Academic journal article Science Scope

Adaptable Inquiry-Based Activities about National Patterns of Coal and Energy Use

Academic journal article Science Scope

Adaptable Inquiry-Based Activities about National Patterns of Coal and Energy Use

Article excerpt

As the United States strives to achieve energy independence, students need to be literate about energy and environmental issues. We present here a lesson about our nation's electricity resources that is part 1 of a free, comprehensive unit on coal and energy that is available online (http://tinyurl.com/coalenergy unit). The comprehensive unit, which was developed by graduate students supported by the Transforming Earth System Science Education project at Penn State University, contains inquiry-based lessons designed to deepen students' understanding of key Earth-science issues. Data on electricity-generation resources in the United States, including both renewable and nonrenewable types, are highlighted within the lesson of part 1. Coal currently provides over 50% of the United States' electricity (U.S. EIA 2011) and, despite environmental concerns, will remain a major source of domestic energy. Other domestic electricity resources (water, nuclear, petroleum, natural gas, wind, biomass, and solar) are equally important, but geographic and geologic circumstances, as well as technological shortcomings, limit their current usage. Part 2 of the comprehensive unit includes lessons that address more detail about coal. In both parts of the unit, students learn fundamental information about the development and use of domestic energy sources. The full lesson for part 1 is included here, but both parts of the comprehensive unit are also described. Completion of all or part of the unit will provide an interdisciplinary look at our nation's energy resources. The activities are integrated with the "big ideas" of Earth-science literacy (Figure 1) and with relevant national and state standards of learning and assessment for middle grades, including structure of the Earth system, Earth's history, and human dependence on natural resources (NRC 1996; NRC 2012).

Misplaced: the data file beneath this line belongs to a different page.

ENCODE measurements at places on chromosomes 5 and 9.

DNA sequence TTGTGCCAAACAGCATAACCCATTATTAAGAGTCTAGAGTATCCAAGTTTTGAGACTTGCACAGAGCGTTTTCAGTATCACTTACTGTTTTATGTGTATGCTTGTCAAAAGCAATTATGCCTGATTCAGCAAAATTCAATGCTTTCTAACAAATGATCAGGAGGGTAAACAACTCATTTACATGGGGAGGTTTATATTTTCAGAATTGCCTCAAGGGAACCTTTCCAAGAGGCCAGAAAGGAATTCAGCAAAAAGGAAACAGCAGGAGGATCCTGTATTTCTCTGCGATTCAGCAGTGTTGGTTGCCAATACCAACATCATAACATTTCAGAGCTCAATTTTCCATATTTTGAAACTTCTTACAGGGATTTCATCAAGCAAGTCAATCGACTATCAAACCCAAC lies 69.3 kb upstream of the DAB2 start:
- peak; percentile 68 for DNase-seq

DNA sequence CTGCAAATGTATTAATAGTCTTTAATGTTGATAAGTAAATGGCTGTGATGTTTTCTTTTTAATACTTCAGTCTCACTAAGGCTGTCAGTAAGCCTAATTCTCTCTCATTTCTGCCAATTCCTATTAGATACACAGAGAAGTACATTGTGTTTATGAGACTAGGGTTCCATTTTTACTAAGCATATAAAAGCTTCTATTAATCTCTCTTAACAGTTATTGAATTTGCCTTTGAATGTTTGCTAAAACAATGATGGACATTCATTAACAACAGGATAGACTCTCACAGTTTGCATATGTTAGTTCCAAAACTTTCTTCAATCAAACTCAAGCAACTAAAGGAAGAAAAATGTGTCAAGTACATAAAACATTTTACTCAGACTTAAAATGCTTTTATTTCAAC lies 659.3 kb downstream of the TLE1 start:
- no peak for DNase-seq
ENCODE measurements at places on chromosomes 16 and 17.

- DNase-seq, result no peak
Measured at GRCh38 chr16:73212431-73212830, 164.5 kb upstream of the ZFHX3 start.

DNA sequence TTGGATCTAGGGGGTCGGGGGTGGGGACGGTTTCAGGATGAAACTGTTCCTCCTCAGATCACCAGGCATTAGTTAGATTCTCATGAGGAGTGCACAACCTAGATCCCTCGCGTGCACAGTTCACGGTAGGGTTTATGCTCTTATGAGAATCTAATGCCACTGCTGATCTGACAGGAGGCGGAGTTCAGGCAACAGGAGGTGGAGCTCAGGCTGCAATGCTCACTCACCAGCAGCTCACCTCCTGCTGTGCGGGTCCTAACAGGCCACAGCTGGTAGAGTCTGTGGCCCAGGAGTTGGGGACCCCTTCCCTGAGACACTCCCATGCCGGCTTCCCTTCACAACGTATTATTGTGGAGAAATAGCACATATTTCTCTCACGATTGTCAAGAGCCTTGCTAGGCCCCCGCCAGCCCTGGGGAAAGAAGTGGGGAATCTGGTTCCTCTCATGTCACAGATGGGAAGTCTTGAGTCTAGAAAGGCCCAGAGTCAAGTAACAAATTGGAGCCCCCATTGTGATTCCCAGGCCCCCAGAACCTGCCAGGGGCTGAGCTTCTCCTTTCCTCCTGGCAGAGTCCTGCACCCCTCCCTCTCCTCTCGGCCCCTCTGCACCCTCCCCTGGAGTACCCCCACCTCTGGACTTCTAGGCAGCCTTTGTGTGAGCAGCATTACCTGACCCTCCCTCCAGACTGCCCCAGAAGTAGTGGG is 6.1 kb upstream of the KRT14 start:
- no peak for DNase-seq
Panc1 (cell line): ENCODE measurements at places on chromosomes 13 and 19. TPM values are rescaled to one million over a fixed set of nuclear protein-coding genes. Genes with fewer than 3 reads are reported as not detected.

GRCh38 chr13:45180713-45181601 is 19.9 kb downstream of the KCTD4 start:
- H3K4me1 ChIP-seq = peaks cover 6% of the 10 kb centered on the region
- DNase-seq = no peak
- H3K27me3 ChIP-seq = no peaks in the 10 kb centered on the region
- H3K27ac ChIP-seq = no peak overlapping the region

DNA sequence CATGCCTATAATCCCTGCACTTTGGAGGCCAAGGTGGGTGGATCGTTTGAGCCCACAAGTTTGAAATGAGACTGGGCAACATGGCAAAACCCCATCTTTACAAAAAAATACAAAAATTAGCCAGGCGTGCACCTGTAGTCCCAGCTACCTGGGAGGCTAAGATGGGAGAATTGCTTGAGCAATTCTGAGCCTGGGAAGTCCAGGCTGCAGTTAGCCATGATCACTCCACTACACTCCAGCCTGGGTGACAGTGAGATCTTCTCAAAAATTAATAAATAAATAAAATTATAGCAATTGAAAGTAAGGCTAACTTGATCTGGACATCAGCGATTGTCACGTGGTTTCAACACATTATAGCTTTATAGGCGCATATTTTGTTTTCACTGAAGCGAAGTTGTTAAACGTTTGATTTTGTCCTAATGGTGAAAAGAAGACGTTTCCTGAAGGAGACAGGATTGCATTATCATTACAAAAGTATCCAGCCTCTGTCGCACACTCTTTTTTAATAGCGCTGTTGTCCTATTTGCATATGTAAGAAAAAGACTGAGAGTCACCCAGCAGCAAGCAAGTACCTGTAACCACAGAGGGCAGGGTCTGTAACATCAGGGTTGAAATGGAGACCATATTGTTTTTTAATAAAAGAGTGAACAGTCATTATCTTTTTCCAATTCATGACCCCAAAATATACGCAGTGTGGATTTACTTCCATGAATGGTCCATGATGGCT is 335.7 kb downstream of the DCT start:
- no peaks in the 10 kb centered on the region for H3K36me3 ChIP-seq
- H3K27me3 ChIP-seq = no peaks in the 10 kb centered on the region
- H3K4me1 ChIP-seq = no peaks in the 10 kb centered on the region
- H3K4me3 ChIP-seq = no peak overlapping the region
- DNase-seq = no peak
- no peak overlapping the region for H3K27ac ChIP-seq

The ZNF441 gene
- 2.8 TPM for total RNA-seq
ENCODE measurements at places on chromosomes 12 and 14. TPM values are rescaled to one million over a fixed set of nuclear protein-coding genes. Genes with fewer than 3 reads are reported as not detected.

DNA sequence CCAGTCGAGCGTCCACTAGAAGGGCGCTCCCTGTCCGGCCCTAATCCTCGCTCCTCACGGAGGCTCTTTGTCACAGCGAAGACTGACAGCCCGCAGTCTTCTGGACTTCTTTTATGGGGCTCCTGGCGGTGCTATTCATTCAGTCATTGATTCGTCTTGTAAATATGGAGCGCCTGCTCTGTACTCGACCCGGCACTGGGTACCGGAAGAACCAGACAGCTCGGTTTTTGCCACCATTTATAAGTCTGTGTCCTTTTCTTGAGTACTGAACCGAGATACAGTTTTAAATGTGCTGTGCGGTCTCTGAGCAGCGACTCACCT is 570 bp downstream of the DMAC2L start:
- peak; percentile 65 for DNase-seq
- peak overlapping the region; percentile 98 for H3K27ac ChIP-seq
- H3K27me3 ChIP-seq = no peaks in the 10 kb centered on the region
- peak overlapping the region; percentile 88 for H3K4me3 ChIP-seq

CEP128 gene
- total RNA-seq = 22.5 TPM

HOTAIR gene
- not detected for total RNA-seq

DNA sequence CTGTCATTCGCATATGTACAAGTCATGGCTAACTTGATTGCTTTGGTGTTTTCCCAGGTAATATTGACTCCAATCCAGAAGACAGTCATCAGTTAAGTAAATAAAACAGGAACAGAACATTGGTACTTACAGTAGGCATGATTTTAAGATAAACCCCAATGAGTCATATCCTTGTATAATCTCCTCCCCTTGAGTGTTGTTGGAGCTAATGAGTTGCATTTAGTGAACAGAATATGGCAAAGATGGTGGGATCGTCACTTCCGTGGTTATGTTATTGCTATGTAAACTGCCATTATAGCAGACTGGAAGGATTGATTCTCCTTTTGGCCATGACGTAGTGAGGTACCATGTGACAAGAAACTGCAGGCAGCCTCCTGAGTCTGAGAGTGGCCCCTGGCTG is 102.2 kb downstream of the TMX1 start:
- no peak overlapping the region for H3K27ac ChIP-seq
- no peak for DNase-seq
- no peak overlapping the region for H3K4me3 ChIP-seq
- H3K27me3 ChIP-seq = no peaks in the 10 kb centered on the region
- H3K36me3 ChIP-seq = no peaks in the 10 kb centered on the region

FIGURE 1 Objectives and NSES

Earth science           Emphasis in coal and energy unit
literacy initiative
big ideas

Earth scientists use   Ongoing technological advances and
repeatable             research in academia and industry
observations and       have led to
testable ideas to      1. more effective use of coal
understand and         through better understanding about
explain our planet.    its structure, chemistry, and
                       geology;
                       2. explanations of and solutions to
                       coal's environmental concerns; and
                       3. increased appreciation of coal as
                       a domestic energy resource that can
                       address our country's energy
                       crisis.

Earth is a complex     A combination of Earth systems
system of              contributed to the formation of coal
interacting rock,     over long periods of time such that
water, air, and        variations in regional geographic
life.                  chemistry, heat, pressure, tectonic
                       environment, and time contributed to
                       the different ranks of coal.

Earth is continuously  The active geologic processes that
changing.              contributed to coal formation are
                       continuous and still occurring today
                       (albeit over geologic time).

Humans depend on       We depend on Earth for coal as a
Earth for resources.   natural resource to provide energy
                       for modern conveniences in life
                       (e.g., electric power, various
                       chemical products) and opportunities
                       to expand and improve human
                       exploration of the world. The
                       geology of particular geographic
                       regions contributes to the existence
                       or nonexistence of coal there, which
                       sometimes is directly related to the
                       development and distribution of
                       human civilization there. … 
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